1. Why do we use oxidizing and reducing flame in different analytical tests?

For example, in the charcoal block reduction test, we use reducing flame. Why? How does this affect the salt to be reduced into metal?

  • $\begingroup$ From Wikipedia: "the oxidizing flame is usually undesirable for welding and soldering, since, as its name suggests, it oxidizes the metal's surface." " The reducing flame is also called the carburizing flame, since it tends to introduce carbon into the molten metal." Here is the link: en.m.wikipedia.org/wiki/Oxidizing_and_reducing_flames $\endgroup$ – Aditya Dev Mar 1 '16 at 13:16
  • $\begingroup$ I need detailed explanation as to why we are using it $\endgroup$ – Rafat Mar 1 '16 at 13:20

As the name suggests the oxidizing flame is used to oxidize probes, while the reducing flame is used to reduce probes. Hereby oxidation is done by oxygen, while reduction is done by reducing agents in the flame, such as carbon monoxide or hydrogen.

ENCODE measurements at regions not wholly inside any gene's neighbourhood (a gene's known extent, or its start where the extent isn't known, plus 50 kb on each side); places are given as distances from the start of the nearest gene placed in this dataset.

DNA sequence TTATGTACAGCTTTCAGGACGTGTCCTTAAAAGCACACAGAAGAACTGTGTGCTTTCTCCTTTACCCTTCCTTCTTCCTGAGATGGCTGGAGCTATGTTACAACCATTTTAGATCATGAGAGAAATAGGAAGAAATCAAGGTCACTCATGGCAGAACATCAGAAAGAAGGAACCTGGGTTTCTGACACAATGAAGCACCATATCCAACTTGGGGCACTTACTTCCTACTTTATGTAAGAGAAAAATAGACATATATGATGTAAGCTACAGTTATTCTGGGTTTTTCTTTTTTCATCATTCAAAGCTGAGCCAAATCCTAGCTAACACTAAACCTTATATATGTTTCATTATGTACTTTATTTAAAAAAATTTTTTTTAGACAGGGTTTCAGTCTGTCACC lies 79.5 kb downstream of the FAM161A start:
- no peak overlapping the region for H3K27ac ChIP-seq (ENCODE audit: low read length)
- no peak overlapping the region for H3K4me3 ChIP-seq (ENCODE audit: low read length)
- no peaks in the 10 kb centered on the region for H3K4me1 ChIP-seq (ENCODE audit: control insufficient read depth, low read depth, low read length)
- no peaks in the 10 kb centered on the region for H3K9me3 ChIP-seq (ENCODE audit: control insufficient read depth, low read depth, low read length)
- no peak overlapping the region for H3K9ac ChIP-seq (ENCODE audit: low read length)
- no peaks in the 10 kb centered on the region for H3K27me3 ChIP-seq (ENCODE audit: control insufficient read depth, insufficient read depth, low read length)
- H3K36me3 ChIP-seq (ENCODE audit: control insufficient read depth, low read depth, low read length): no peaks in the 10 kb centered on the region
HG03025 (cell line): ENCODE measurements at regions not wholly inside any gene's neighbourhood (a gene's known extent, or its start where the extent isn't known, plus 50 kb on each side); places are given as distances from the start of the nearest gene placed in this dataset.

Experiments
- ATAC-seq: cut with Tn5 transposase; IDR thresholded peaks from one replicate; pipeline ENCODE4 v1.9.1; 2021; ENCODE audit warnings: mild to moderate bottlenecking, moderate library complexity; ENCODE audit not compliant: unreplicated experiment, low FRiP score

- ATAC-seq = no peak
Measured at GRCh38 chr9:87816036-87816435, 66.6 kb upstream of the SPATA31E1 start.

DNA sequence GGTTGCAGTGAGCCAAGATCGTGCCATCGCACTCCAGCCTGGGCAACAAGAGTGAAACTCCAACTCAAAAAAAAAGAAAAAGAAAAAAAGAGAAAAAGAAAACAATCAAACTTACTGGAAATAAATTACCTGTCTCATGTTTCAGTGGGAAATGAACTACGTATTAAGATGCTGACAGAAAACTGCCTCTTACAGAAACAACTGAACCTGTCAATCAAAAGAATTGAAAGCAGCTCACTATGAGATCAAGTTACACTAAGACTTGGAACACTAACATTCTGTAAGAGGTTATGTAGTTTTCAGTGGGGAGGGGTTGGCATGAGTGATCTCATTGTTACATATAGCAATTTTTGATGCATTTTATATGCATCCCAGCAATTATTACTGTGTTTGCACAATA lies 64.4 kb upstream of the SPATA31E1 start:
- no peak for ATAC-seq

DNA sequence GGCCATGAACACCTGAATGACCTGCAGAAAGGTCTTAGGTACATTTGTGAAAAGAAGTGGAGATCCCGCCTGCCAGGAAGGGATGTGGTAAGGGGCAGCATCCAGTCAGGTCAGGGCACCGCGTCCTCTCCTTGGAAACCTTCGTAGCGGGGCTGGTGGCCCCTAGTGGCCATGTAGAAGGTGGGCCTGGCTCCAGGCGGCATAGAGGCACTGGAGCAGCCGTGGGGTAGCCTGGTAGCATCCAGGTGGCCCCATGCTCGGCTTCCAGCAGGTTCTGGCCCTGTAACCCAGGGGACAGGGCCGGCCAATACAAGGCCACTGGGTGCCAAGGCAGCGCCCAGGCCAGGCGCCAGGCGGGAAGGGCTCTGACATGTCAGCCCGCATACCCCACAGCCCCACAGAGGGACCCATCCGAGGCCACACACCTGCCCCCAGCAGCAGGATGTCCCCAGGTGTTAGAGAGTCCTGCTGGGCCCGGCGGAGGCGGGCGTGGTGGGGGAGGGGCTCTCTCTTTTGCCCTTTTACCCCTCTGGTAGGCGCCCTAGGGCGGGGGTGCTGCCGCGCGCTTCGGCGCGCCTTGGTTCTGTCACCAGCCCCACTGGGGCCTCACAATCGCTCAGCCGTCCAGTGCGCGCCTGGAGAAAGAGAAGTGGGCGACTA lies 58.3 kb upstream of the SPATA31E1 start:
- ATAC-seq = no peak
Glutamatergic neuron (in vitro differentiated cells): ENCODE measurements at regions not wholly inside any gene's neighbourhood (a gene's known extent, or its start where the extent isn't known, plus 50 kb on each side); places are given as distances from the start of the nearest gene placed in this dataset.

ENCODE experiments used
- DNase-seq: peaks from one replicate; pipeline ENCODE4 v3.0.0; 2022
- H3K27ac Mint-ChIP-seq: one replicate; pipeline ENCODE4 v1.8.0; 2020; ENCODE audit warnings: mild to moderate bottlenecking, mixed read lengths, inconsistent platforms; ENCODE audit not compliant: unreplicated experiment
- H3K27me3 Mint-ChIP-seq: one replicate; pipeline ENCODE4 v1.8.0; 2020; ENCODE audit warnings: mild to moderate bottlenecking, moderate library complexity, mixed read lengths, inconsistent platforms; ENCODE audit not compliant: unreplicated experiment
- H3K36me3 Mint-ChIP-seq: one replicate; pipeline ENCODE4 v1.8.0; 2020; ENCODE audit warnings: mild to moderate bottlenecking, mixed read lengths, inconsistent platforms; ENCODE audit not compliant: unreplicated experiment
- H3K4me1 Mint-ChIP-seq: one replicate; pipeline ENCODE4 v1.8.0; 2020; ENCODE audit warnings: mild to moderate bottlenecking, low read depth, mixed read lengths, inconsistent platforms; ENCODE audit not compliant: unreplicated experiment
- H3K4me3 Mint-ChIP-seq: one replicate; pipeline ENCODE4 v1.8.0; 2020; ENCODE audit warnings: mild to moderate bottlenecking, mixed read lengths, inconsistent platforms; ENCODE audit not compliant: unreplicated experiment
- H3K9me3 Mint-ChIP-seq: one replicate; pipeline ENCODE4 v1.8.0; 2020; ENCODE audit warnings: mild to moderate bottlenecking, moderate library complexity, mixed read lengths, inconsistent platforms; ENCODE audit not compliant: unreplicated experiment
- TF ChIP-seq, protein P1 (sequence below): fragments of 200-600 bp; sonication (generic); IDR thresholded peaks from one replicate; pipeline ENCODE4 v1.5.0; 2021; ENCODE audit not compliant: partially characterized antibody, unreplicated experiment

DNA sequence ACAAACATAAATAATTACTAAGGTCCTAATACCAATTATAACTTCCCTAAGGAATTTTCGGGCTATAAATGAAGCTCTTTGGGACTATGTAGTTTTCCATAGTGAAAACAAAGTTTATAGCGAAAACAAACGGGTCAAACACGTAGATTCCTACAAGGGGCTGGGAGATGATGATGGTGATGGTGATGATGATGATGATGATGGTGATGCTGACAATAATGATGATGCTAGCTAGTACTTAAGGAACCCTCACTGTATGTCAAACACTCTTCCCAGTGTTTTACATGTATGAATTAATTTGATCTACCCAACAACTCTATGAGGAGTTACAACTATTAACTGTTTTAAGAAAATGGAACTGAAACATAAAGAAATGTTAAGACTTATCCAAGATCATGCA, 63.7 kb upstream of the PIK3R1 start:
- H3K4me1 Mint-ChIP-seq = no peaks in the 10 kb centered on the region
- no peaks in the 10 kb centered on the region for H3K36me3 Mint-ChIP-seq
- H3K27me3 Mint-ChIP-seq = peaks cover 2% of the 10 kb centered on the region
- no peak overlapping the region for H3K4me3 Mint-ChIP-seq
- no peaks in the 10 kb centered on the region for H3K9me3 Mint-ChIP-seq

In the charcoal block reduction test with a blowpipe one often will oxidize the probe in the first step to get rid of nonmetal elements in the probe, and then will use the reduction flame to reduce oxidic metal compounds in the melt to the elemental metal. Volatile metals will hereby be precipitated at the colder regions of the charcoal as oxides. Metal and oxide precipitate can then be further analyzed.


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